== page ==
Jake Davison, a self-proclaimed incel, murdered five others and then himself in a mass shooting attack within the English town of Plymouth. The attack, which shares the same ideological background as mass murders committed by Canadian Alek Minassian and American Elliot Rodger, affirms the growing trend of online extremism as a significant problem that western societies need to address.
Davison, like many other young males, became enveloped by the online incel community—a loosely connected transnational group that blames women for their own sexual failings and pushes a misogynistic discourse around an echo chamber of women-hating and self-loathing. For most, their involvement in this sub-culture only extends to discussion and a sense of camaraderie through online social media platforms. However, a growing proportion of incels are undertaking both virtual and physical attacks on those they perceive as valid targets.
For Davison, his trajectory towards undertaking a violent attack follows an all-too-familiar story of a frustrated, isolated, and lonely young man attracted by extremist dialogues that offer solutions to his perceived grievances. His post history on Reddit indicates a man who felt belittled and beaten by an unfair world and released that frustration by targeting women and the LGBTQ community. He’s self-described as having little to no friendships and used his social media involvement to compensate for this loneliness. The COVID-19 pandemic further amplified Davison’s isolation and increased his reliance upon an incel worldview.
What needs to be emphasised by Davison’s story and that of other incel extremists is the nature of their radicalisation, a process that occurred entirely online.
In recent years, we have started to see a significant shift in how extremists use the online world. Recruitment, socialisation, and mobilisation have begun to all be undertaken exclusively online. A new generation of tech-savvy and hyper-social extremists have emerged and are producing narratives that appeal to the young and emotionally vulnerable within our society. An expansive web of chat rooms, forums, video hosting sites, gaming platforms, and alternative social media platforms are becoming the new hotbeds of extremism and are drawing significant proportions of the population into their net.
Studies into extremism found that in 2016, 88 per cent of lone actors who committed a violent attack were radicalised and mobilised through social media, a rising trend from the preceding decade. More recent findings support an even sharper increase in the relationship between online communities and extremism during the pandemic. Particularly concerning is how easily accessible these groups are, with mainstream social media sites used as entry points for vulnerable individuals to descend deeper into damaging ideologies. Like other western nations, Australia is not immune to the transnational online nature of incel communities, and during the pandemic, a new wave of young men have been drawn to its degrading rhetoric.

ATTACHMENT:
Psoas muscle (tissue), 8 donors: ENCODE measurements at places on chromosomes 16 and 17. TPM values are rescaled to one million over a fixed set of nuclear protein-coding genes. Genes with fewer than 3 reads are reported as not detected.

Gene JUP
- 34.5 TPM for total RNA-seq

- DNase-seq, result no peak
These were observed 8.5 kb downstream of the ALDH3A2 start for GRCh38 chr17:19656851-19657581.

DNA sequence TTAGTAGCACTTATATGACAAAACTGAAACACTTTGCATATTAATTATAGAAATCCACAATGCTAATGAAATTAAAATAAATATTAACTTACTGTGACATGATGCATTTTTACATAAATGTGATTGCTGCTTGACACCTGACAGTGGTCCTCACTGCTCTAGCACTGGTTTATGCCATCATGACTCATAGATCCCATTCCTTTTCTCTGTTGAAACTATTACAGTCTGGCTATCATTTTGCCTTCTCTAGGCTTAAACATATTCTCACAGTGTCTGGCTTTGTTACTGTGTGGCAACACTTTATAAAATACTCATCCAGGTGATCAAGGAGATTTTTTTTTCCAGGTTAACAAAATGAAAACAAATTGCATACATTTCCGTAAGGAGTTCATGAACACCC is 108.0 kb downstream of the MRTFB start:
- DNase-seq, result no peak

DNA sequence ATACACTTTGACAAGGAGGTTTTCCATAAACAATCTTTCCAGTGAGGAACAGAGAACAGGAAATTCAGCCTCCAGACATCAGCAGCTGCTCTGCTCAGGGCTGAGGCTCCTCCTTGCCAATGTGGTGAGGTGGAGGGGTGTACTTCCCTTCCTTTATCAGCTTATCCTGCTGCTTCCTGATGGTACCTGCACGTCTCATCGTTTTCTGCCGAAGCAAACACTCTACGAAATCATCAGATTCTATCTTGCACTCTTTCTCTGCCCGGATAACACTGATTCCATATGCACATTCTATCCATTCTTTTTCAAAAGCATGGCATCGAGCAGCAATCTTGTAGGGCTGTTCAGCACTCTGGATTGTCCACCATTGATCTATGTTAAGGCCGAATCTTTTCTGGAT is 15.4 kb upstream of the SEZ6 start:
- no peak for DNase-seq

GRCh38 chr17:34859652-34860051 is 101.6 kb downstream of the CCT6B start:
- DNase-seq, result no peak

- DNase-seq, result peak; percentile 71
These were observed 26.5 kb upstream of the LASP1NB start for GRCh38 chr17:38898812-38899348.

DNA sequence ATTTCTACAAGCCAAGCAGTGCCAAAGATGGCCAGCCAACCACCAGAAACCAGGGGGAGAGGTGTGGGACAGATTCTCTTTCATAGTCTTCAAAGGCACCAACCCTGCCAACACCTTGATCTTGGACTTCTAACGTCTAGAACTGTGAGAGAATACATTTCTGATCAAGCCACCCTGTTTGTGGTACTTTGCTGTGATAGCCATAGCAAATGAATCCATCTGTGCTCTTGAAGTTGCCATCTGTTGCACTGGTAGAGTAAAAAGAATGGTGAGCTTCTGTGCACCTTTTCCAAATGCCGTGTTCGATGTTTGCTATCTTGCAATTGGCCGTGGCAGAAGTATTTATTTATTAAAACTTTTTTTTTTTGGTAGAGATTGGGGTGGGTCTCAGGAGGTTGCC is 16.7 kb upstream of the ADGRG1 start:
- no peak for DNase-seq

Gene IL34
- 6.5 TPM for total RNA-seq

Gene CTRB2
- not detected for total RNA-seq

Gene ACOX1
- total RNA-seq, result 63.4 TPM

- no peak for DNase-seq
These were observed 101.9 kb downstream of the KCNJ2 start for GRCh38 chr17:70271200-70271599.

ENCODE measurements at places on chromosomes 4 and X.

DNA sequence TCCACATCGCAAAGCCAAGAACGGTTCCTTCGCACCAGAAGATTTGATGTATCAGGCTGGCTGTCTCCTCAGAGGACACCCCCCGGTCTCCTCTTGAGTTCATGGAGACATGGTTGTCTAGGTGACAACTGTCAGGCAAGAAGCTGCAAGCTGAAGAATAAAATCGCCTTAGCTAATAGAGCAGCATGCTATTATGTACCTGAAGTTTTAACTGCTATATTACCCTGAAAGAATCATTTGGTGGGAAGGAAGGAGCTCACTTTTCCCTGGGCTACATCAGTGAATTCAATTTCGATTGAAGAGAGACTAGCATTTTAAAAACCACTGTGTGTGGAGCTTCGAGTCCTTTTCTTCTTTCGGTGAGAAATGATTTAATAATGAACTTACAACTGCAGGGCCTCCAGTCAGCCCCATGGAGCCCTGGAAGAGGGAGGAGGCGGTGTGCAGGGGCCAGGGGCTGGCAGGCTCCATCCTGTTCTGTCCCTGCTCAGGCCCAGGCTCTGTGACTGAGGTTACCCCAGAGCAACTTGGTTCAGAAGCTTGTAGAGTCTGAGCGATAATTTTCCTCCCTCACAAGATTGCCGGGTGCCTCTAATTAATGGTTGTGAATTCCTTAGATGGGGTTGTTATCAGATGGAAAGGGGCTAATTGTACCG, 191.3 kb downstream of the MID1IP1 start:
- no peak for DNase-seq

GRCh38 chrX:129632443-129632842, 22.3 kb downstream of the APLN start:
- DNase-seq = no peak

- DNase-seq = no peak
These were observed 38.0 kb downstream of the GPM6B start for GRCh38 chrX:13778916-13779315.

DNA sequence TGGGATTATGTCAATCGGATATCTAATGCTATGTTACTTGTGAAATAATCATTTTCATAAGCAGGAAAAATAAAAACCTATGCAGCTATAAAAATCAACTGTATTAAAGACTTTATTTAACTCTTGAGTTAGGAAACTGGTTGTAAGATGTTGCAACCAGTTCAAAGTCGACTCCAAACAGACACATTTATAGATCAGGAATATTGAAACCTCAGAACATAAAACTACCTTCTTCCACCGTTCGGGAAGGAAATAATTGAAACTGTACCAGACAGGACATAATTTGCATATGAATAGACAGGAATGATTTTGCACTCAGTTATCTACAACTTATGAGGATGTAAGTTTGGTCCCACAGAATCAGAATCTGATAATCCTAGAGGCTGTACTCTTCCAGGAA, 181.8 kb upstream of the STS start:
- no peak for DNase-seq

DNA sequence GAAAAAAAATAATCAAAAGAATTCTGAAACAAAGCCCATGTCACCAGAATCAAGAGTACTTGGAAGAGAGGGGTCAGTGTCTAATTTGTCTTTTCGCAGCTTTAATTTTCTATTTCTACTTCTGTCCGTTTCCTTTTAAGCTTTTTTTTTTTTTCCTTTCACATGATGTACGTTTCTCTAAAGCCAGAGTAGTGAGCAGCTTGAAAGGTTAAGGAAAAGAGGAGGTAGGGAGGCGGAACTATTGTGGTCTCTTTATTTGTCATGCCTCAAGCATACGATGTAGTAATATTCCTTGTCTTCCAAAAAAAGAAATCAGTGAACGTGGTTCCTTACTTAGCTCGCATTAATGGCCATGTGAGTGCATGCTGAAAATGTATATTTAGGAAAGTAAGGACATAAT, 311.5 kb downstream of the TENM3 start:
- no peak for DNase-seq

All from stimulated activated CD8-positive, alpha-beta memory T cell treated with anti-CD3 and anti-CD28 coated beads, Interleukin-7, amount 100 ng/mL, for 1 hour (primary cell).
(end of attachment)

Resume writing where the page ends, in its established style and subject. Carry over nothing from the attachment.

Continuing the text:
These extremist communities play into the insecurities and vulnerabilities of individuals who feel besieged by modern society by offering communities of support, identity, and direction. Within incel culture, a lexicon of “Stacys”, “Chads”, and “Virgins” create a gateway into a more derogatory value system of militant misogyny. As members become more involved and spend more time within these online communities, the opportunity for motivations and justifications to undertake virtual or physical activity increases.
The national security community within Australia has begun to shift its focus towards online extremist communities and is developing responses to these threats. Examples of this shift include portals that allow concerned community members to report online extremist materials to security agencies, as well as Australia’s eSafety commissioner presenting to the Parliamentary Joint Committee’s hearing on Intelligence and Security about online extremism earlier this year. However, despite the growing recognition that novel political and ideological extremism is rising within Australia, prioritising of the online environment is still under-developed and does not pose an efficient response in comparison to Europe.
The European Union, and in particular Germany, offer inspiration for innovative methods to combat the rising risk posed by online environments. The development of new legislation that sets out regulations for online businesses, such as The EU Digital Services (DSA) and NetzDG acts, are stepping stones towards increasing the responsibility online services have for content on their sites. Furthermore, the United Kingdom’s PREVENT strategy is acknowledging the appeal that online communities have for vulnerable individuals, and is emphasising the need to instil personal resilience and awareness of extremist strategies through education.
Australia needs to invest in a holistic, proactive, and long-term approach that involves all aspects of society to combat the rising potential of digitally radicalised individuals committing attacks. Interventions that interconnect policymaking with tech groups, the rapid development of modern legislation to disrupt extremist groups and their online channels, and social policies aimed at developing individual education and resilience towards extremist messaging are just some ways that Australia can improve its response to this emerging threat.
Without preventative and proactive steps taken now, it will not be long before Australia faces its version of the Plymouth Shootings.
Jack Milts is a post-graduate student from the University of Cambridge and the University of Queensland, specialising in terrorism and radicalisation.